Neonatal Sepsis

Neonatal Sepsis: Pathogenesis and overview of clinical findings Maternal Risk Factors
Author: Nick Baldwin, Daria Mori Reviewers: Elizabeth de Klerk, Jody Platt, Mao Ding, Yan Yu Naminder Sandhu* *MD at time of publication
Neonate Risk Factors
Prolonged rupture of membranes
> 18 hours prior to delivery
bacteria in urine during pregnancy
Poor prenatal care (mechanism unclear; multifactorial)
Group B Strep vaginal colonization
Intra- amniotic infection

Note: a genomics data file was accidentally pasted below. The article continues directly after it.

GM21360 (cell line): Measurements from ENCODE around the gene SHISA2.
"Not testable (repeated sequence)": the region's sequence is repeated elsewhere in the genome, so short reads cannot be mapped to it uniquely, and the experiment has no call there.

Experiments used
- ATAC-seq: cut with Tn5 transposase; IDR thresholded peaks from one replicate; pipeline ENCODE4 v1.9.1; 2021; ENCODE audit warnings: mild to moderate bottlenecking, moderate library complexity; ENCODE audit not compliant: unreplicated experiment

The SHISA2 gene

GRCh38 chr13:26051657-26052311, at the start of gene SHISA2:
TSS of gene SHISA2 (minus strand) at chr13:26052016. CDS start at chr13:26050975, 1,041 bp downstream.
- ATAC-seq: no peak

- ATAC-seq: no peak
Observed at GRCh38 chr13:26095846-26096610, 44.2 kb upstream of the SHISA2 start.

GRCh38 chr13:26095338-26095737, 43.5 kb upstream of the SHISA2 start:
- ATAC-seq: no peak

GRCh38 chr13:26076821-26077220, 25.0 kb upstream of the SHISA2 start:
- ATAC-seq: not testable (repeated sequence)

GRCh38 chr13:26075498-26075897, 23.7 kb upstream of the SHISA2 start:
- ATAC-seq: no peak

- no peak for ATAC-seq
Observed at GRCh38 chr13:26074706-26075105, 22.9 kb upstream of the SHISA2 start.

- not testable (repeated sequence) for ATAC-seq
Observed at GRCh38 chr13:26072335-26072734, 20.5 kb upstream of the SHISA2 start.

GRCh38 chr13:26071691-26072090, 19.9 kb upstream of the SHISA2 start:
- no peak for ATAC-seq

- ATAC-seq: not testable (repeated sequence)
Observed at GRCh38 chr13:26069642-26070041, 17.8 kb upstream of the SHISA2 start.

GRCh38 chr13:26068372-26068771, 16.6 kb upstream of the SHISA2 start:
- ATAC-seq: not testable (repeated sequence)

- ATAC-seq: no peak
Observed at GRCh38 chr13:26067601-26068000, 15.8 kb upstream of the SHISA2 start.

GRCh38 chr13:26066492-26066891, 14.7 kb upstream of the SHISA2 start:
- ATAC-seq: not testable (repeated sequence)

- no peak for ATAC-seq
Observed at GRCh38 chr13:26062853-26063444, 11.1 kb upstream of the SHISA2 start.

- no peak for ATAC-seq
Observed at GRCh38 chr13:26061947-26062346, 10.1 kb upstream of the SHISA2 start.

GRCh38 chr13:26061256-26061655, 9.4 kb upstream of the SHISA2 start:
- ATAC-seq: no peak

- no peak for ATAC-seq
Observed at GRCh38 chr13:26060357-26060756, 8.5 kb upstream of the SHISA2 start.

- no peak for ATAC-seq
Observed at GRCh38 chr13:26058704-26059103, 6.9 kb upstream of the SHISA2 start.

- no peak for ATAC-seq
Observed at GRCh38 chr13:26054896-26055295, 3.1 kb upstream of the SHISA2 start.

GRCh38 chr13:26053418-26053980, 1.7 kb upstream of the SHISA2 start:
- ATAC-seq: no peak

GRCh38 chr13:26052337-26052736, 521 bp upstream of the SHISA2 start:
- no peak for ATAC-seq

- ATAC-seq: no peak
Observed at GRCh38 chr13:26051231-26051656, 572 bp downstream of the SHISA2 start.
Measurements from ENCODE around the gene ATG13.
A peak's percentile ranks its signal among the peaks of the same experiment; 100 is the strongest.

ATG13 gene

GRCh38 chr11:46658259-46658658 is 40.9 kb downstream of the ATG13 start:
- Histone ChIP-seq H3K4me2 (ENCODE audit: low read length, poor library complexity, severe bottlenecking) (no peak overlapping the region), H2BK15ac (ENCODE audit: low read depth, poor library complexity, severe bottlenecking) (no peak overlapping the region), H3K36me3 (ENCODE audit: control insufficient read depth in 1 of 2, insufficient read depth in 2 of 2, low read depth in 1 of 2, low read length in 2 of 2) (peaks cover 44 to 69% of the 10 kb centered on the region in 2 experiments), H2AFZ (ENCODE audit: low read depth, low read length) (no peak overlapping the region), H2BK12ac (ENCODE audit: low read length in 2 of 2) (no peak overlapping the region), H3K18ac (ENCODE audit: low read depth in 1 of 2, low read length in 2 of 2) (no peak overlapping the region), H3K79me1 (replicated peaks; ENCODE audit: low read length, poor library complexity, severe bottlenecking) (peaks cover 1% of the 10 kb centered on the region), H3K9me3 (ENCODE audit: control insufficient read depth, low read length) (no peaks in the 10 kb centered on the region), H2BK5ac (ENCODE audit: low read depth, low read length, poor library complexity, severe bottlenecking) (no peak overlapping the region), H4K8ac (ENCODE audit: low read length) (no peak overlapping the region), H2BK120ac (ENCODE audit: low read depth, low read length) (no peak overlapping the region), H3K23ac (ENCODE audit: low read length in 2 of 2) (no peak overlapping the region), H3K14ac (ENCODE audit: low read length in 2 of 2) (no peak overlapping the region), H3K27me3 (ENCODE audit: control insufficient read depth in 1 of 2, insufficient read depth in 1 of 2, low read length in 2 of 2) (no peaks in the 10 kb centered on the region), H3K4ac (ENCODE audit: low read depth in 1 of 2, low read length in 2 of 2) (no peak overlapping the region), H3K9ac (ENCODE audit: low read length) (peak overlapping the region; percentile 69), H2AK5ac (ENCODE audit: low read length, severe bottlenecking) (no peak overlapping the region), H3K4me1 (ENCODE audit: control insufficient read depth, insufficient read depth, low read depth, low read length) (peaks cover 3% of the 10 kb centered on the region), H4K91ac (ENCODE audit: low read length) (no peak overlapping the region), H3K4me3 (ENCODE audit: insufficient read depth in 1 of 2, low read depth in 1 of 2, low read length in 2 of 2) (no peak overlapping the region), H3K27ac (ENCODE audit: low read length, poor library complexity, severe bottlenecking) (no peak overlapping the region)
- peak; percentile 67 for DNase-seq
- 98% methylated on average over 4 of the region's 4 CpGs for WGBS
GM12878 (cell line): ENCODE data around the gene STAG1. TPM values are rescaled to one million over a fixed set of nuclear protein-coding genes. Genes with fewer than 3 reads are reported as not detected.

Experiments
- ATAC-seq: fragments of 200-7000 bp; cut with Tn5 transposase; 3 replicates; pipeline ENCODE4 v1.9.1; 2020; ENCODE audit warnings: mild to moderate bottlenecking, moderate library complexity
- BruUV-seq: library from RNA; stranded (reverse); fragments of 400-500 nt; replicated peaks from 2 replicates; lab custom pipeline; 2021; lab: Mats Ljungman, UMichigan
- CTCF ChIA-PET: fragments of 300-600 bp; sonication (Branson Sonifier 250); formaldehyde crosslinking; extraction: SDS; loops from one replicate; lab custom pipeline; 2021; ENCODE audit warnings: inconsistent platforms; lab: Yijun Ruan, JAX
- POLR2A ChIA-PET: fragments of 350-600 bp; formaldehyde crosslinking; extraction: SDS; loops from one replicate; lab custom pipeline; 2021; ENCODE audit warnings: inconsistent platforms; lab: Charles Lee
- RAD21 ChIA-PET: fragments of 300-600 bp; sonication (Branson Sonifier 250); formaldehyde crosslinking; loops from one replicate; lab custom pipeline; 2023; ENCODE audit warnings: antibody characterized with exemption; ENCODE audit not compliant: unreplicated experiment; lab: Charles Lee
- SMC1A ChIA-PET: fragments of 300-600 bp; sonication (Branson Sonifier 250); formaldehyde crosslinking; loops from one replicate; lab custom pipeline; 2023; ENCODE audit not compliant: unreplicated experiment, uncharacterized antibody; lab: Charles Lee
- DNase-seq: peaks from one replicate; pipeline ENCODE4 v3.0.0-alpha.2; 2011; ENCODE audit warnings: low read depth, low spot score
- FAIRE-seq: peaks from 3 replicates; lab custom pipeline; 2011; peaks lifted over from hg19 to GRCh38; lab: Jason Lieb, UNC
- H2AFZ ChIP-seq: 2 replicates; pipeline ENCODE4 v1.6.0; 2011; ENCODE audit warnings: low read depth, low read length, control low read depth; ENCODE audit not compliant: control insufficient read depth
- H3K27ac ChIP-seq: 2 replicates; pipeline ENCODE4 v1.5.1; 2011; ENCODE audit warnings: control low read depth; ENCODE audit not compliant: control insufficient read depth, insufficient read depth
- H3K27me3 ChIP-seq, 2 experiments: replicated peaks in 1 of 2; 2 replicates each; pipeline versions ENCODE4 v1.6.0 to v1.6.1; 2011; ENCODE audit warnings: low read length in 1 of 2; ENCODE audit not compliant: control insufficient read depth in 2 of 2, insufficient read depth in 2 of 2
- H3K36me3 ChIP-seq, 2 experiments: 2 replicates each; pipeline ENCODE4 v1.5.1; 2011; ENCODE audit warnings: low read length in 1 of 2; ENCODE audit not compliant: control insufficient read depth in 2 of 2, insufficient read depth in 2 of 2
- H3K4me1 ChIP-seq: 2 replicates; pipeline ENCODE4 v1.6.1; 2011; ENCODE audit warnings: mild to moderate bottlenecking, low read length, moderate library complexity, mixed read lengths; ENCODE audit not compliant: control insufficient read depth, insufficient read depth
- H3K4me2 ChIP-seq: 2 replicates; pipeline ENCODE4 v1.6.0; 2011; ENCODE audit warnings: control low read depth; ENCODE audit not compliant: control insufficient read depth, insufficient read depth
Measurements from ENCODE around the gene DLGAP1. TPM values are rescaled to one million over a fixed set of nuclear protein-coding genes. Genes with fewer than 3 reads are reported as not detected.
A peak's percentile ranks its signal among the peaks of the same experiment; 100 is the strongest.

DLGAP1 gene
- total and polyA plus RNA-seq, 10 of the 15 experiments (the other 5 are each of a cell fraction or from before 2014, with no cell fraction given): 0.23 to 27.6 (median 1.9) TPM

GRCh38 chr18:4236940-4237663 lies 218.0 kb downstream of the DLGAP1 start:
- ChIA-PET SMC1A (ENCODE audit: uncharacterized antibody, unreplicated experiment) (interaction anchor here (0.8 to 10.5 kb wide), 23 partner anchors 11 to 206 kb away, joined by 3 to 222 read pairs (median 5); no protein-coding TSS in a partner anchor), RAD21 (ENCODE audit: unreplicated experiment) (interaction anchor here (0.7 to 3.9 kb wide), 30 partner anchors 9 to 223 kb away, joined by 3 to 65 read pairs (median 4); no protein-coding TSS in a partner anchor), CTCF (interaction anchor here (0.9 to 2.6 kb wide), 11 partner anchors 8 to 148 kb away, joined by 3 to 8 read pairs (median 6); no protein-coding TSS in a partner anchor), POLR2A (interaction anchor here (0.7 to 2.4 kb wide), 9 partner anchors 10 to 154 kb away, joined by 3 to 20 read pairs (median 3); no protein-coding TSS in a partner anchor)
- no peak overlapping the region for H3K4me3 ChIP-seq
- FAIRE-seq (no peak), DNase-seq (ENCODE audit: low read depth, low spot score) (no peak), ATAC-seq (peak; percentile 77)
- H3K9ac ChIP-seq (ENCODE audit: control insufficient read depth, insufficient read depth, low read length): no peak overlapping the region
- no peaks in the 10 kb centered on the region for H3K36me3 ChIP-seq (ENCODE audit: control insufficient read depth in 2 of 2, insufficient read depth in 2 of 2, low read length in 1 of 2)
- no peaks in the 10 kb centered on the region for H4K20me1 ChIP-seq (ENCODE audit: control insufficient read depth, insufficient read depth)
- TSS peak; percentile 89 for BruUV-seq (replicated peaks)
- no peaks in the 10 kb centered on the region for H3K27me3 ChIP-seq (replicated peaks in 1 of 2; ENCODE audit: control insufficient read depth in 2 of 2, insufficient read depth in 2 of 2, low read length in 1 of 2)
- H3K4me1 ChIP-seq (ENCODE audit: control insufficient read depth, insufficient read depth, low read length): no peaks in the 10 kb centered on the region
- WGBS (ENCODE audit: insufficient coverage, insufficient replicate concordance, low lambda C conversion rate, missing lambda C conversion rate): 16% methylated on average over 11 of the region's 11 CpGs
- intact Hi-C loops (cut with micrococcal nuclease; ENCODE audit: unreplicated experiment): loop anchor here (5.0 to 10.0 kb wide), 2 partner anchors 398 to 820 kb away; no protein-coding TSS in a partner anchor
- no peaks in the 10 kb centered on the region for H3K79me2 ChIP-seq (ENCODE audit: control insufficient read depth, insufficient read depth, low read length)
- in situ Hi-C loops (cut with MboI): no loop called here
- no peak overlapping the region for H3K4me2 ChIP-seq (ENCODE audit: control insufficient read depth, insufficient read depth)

Prematurity (< 37 weeks) or low birth weight (< 2500 gm) Under- developed immune system Predisposed to infection Congenital anomaly that disrupts skin Birth asphyxia (lack of oxygen and blood flow to brain) Male gender (mechanism unclear) Invasive Procedures Direct introduction of bacteria to neonate’s blood ↑ likelihood of introducing bacteria to the fetus Vertical transmission of maternal bacteria from lower genital tract to uterus Contamination of amniotic fluid Fetal bacteremia (presence of bacteria in bloodstream Direct transmission of bacteria from maternal birth canal to fetal blood during delivery Disruption in neonatal host defenses Neonatal Sepsis An invasive infection, usually bacterial, occurring during the neonatal period (<4 weeks of age for term infants, or <4 weeks after the due date for preterm infants) Note: *APGAR = appearance, pulse, grimace, activity and respirations at 1-, 5-, and 10-min post birth Gastrointestinal Poor feeding Vomiting Diarrhea, constipation, or bloody stool Urological ↓ Urine output Note: See relevant slide(s) for mechanisms of how each sign and symptom comes about. CVS/RESP Apnea/tachypnea Labored breathing Pallor or cyanosis Brady-/tachycardia Hypotension Metabolic Jaundice Hypo- or hyper-glycemia Metabolic acidosis CNS Lethargy Irritability Focal neurological signs Seizure General Low APGAR* Temperature instability Bulging or sunken fontanels Rash Legend: Pathophysiology Mechanism Sign/Symptom/Lab Finding Complications Published June 3, 2013, updated June 7, 2023 on